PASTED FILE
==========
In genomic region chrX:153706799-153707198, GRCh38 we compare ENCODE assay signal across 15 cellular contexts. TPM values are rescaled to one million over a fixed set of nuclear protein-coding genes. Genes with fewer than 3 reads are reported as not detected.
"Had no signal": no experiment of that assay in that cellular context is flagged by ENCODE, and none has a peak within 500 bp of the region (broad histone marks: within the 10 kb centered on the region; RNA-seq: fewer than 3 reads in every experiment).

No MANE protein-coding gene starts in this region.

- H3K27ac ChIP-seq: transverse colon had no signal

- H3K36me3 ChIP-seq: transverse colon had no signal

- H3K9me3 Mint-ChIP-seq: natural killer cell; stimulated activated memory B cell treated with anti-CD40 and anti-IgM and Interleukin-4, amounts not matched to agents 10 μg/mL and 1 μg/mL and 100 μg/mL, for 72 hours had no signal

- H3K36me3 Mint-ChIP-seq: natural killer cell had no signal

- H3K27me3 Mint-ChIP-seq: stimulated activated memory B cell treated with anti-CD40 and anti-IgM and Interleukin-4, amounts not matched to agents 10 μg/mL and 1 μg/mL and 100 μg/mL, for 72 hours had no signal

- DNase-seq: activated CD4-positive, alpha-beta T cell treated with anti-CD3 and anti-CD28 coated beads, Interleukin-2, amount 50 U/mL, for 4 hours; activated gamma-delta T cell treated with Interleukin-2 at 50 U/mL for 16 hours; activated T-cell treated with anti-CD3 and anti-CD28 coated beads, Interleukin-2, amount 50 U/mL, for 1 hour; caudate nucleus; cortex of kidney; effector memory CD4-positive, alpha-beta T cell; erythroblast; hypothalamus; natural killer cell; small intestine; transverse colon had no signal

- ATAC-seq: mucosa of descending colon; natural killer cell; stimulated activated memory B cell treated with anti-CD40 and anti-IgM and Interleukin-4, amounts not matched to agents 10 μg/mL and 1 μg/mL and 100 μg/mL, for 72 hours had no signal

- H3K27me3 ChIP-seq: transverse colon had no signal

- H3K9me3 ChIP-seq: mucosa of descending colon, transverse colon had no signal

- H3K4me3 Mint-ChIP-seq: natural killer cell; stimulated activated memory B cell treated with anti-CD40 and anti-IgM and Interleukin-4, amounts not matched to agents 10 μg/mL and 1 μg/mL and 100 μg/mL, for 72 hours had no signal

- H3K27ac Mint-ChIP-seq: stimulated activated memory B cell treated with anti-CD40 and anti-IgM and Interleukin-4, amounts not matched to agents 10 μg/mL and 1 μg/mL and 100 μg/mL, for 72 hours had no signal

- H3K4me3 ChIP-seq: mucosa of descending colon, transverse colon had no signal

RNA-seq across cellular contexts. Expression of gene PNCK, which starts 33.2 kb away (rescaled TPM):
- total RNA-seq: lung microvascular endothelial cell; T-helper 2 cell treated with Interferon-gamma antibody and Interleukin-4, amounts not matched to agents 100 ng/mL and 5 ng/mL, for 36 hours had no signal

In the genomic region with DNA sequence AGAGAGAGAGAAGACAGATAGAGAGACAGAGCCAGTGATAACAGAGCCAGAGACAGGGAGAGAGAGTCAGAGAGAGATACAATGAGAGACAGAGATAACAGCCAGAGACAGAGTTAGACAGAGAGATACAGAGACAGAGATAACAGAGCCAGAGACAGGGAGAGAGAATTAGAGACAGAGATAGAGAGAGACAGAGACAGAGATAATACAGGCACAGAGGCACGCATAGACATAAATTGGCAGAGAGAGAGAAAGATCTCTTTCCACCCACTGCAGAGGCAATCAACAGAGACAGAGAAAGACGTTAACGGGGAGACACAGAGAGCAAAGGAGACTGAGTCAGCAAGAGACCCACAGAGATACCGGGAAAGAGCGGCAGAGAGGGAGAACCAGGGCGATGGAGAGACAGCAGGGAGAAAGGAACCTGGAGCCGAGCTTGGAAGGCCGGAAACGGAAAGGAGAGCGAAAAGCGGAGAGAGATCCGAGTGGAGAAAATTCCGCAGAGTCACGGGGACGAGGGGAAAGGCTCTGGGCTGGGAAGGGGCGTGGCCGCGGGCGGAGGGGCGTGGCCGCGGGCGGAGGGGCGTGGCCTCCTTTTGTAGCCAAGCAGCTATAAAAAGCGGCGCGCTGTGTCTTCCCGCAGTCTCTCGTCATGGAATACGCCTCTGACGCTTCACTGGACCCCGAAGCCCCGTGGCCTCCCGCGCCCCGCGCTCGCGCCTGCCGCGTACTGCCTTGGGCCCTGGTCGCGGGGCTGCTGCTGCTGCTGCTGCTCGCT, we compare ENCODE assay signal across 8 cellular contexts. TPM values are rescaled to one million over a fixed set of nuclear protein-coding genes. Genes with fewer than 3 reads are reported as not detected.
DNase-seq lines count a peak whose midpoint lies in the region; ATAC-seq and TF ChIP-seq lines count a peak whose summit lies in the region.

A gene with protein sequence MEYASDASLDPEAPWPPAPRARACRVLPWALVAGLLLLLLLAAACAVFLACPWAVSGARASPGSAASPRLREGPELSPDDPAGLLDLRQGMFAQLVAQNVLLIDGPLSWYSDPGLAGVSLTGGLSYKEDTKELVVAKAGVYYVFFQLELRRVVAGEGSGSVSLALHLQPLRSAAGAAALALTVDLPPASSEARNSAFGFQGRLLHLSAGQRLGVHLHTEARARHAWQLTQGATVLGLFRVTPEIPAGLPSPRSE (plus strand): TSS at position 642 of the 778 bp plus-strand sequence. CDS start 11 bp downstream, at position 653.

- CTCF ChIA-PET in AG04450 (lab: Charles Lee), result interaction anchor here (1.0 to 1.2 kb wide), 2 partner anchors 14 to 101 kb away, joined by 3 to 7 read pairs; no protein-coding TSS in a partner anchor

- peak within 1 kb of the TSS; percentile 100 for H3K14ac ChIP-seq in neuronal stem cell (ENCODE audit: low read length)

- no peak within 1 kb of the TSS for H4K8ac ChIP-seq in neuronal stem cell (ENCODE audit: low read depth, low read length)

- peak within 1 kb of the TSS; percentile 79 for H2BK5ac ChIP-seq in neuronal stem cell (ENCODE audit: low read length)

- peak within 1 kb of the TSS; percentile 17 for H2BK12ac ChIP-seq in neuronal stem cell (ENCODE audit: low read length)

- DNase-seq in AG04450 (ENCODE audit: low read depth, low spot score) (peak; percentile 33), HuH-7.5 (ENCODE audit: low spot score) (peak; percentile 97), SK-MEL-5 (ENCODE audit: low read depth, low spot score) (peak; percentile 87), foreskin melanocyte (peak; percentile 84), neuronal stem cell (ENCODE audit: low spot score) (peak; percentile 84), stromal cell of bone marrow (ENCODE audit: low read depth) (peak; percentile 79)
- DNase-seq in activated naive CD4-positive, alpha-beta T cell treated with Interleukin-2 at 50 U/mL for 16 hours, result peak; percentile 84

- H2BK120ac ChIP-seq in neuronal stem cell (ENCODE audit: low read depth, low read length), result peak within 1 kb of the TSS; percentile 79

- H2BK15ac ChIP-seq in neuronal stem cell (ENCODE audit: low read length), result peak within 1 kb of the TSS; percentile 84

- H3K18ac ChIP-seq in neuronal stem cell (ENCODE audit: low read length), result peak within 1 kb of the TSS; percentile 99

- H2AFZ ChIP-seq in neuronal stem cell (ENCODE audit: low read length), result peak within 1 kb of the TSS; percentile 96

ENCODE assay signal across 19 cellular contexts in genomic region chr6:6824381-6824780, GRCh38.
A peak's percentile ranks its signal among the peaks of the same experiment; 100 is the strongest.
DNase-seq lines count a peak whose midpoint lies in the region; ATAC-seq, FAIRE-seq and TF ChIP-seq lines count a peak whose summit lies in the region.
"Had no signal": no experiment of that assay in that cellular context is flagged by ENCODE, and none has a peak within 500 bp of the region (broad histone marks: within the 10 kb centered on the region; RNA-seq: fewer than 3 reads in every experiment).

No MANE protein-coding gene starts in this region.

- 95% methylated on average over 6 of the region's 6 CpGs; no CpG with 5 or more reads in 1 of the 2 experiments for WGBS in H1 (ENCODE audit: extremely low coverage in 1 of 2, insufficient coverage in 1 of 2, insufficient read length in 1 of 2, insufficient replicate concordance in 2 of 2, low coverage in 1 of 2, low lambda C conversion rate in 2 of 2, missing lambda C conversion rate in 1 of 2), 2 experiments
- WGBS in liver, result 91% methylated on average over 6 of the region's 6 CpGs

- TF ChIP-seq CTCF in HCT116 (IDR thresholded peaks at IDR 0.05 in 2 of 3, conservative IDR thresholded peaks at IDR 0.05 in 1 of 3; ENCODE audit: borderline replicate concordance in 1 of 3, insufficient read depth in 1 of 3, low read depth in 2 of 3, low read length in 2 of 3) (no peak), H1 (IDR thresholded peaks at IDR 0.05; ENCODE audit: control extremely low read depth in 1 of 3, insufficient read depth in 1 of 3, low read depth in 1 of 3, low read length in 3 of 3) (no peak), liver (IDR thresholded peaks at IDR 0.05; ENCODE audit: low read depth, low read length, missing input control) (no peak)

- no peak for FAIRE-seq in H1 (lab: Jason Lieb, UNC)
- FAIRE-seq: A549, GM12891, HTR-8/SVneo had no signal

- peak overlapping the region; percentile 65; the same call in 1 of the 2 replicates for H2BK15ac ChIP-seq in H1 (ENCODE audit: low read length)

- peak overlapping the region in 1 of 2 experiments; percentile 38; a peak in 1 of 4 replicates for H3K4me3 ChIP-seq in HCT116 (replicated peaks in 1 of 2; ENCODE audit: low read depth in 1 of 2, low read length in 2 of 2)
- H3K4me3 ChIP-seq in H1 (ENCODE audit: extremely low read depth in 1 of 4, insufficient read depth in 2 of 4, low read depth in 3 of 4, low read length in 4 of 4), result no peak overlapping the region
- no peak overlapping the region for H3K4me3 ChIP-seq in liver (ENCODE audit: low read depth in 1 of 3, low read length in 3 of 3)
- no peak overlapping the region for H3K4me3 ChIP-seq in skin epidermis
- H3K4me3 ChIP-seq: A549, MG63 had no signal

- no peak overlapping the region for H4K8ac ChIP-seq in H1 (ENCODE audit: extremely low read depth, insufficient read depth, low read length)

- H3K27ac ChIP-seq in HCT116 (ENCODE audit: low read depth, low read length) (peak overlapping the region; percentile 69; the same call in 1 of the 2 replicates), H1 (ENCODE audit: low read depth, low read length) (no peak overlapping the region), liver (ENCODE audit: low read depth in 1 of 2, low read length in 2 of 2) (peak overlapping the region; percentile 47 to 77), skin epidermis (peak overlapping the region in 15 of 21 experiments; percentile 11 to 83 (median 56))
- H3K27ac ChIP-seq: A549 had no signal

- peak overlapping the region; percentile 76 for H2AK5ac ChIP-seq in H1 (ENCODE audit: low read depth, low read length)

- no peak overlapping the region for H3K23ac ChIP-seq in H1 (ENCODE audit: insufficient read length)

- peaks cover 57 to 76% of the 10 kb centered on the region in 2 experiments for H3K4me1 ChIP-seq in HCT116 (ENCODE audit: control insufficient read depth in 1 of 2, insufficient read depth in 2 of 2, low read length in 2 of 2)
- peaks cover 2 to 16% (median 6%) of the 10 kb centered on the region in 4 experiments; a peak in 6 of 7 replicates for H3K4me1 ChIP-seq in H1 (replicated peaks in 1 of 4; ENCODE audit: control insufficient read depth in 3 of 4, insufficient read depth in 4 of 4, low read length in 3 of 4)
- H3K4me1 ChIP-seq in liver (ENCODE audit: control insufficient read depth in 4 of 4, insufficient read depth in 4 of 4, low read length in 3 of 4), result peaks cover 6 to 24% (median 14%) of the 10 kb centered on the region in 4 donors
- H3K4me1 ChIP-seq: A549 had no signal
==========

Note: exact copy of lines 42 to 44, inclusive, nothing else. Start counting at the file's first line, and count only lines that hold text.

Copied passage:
- peak overlapping the region; percentile 65; the same call in 1 of the 2 replicates for H2BK15ac ChIP-seq in H1 (ENCODE audit: low read length)

- peak overlapping the region in 1 of 2 experiments; percentile 38; a peak in 1 of 4 replicates for H3K4me3 ChIP-seq in HCT116 (replicated peaks in 1 of 2; ENCODE audit: low read depth in 1 of 2, low read length in 2 of 2)
- H3K4me3 ChIP-seq in H1 (ENCODE audit: extremely low read depth in 1 of 4, insufficient read depth in 2 of 4, low read depth in 3 of 4, low read length in 4 of 4), result no peak overlapping the region